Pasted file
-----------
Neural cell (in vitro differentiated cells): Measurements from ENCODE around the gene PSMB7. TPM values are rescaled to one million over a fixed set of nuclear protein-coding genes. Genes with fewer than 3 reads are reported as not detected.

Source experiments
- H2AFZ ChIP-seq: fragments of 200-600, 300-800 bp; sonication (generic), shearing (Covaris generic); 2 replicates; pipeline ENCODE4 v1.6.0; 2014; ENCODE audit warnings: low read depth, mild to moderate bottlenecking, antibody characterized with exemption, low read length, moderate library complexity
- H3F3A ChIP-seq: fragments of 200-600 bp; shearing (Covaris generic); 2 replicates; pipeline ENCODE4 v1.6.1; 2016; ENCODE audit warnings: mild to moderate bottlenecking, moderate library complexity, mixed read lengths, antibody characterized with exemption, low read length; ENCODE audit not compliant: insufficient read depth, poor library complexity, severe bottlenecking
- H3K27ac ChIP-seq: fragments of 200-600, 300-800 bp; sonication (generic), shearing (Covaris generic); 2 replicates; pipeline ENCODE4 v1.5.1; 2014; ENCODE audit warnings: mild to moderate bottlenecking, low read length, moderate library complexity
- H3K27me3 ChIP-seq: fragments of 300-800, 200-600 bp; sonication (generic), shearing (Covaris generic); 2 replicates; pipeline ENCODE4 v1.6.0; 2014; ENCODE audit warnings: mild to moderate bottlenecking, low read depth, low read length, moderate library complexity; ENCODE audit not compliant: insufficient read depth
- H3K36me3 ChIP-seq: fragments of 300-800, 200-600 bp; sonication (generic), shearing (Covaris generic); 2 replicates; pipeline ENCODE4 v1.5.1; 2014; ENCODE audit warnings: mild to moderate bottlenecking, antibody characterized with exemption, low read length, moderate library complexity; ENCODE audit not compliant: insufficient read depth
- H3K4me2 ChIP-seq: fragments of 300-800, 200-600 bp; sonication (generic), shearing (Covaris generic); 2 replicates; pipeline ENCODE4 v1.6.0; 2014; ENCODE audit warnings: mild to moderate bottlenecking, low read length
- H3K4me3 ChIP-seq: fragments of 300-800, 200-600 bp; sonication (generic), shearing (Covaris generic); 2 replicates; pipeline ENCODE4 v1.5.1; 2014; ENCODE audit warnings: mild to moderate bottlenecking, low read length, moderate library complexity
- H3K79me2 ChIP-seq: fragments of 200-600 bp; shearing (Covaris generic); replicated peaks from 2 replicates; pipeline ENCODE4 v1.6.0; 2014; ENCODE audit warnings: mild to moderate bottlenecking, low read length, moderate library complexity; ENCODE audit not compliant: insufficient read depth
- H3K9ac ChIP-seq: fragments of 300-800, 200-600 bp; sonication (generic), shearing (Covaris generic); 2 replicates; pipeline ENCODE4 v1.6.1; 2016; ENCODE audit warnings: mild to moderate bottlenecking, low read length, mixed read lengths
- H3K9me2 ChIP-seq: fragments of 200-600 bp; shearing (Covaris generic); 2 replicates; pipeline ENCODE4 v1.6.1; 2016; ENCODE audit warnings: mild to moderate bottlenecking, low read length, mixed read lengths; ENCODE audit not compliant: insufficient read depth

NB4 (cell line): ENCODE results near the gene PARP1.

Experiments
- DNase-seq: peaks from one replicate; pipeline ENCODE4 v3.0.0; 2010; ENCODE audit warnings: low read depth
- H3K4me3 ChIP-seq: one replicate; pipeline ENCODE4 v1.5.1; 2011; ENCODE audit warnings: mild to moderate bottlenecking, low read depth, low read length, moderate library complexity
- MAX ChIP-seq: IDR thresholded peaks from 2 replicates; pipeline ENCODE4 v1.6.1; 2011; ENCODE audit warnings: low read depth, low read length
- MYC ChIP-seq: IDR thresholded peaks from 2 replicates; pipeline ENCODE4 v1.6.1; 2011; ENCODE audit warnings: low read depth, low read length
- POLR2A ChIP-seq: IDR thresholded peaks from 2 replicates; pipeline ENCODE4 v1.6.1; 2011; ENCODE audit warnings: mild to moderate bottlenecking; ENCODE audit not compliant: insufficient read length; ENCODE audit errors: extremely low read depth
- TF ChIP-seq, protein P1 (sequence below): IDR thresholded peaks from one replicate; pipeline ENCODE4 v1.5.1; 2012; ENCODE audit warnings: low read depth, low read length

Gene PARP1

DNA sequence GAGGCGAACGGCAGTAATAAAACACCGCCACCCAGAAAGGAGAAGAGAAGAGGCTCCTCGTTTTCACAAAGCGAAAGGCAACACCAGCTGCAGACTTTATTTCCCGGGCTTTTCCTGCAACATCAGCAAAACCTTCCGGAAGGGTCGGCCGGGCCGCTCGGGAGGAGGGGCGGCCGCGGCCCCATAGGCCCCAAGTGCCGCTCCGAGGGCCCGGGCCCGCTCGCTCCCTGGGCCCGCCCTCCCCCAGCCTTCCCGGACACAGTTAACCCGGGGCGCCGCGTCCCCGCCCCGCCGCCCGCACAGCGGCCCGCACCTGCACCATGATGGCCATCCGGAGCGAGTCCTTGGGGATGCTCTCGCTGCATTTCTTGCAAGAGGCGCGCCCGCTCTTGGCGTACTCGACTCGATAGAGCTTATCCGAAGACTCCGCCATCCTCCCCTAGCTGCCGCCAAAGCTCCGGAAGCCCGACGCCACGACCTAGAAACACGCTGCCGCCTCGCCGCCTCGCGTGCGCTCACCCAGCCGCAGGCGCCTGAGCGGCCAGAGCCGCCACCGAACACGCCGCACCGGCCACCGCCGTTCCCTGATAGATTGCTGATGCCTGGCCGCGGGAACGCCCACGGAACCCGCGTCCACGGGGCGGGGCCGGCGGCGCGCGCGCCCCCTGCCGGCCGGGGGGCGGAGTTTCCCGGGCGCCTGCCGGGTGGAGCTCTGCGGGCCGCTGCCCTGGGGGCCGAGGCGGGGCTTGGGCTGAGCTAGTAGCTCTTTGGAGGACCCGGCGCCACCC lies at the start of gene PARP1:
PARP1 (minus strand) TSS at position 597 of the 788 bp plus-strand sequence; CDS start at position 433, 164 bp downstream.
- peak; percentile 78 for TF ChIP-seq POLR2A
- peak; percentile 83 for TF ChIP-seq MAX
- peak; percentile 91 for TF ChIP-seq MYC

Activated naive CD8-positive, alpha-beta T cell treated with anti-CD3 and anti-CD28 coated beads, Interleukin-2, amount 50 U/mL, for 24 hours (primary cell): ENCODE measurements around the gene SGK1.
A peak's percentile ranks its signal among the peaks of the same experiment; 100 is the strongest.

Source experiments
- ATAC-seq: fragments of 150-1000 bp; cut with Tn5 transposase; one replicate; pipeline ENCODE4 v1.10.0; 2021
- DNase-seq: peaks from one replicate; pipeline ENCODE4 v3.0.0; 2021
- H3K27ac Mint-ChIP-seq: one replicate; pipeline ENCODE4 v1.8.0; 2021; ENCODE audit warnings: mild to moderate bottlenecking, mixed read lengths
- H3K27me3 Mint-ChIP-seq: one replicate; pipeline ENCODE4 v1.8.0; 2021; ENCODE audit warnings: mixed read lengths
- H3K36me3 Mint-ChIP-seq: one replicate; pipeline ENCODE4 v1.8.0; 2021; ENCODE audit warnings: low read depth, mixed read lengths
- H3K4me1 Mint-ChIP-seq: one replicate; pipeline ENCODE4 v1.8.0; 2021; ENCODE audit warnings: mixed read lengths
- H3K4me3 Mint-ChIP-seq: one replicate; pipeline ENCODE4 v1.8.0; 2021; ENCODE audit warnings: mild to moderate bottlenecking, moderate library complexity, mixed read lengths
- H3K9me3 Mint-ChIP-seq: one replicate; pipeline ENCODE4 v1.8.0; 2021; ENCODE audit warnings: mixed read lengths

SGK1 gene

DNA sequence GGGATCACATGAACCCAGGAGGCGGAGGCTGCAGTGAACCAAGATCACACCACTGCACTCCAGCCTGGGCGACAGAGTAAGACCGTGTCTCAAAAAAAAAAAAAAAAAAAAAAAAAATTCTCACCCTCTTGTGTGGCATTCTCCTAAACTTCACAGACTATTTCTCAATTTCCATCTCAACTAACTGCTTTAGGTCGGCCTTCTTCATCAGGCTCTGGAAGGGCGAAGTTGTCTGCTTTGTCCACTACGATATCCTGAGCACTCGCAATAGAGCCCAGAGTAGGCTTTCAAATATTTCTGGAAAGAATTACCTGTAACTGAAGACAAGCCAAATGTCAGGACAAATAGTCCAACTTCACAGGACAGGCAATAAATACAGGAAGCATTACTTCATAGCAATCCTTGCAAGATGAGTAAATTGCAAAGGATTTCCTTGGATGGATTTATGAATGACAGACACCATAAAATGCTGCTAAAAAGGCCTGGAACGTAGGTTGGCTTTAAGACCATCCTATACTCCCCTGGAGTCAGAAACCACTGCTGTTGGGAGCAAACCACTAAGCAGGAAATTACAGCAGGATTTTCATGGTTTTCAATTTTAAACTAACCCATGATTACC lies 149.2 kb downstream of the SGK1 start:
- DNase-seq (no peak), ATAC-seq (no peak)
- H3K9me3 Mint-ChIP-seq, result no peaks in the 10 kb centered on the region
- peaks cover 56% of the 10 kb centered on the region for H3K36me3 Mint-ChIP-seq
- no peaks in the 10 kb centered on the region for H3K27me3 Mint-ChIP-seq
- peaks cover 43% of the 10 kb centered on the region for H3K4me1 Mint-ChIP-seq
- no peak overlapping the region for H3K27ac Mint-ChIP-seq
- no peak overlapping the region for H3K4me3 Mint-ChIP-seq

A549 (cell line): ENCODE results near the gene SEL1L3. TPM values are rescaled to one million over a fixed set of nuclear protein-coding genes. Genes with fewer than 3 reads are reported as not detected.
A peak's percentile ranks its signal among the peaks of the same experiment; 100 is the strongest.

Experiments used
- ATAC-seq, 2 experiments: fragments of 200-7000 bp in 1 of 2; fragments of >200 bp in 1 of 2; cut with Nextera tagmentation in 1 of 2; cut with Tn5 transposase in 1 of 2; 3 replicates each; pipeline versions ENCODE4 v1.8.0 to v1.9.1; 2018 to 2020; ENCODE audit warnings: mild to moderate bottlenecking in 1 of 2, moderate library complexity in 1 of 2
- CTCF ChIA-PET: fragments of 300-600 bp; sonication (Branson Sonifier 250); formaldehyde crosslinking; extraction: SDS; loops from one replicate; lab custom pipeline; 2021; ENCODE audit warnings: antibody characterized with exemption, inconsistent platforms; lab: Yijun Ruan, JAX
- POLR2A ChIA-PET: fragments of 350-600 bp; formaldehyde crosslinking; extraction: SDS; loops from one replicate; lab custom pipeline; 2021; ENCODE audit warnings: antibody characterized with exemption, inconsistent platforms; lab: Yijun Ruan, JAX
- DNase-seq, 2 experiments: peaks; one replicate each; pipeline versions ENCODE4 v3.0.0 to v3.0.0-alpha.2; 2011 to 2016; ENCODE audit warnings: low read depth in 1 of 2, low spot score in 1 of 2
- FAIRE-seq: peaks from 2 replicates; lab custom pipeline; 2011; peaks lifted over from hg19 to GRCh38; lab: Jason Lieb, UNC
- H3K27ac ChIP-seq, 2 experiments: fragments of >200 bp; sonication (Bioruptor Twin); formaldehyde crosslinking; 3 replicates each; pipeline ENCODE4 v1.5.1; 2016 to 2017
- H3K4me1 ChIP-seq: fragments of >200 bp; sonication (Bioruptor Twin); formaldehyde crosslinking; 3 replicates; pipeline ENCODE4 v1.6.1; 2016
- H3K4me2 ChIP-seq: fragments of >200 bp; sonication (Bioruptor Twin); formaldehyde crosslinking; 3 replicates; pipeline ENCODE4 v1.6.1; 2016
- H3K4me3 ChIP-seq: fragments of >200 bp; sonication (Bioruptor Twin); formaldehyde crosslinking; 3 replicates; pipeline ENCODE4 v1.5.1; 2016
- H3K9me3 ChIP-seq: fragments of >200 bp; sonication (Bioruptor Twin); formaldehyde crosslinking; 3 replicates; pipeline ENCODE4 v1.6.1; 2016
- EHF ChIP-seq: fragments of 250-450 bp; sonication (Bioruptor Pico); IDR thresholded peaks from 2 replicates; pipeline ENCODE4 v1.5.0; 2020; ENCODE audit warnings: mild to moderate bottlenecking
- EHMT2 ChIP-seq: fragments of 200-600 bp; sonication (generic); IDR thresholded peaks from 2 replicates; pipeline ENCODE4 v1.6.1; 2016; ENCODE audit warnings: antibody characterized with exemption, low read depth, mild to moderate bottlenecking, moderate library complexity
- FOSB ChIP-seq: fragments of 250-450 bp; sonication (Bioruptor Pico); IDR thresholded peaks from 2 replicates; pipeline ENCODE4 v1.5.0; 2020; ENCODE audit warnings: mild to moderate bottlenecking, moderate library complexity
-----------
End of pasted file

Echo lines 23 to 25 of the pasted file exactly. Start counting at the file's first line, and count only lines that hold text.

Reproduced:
PARP1 (minus strand) TSS at position 597 of the 788 bp plus-strand sequence; CDS start at position 433, 164 bp downstream.
- peak; percentile 78 for TF ChIP-seq POLR2A
- peak; percentile 83 for TF ChIP-seq MAX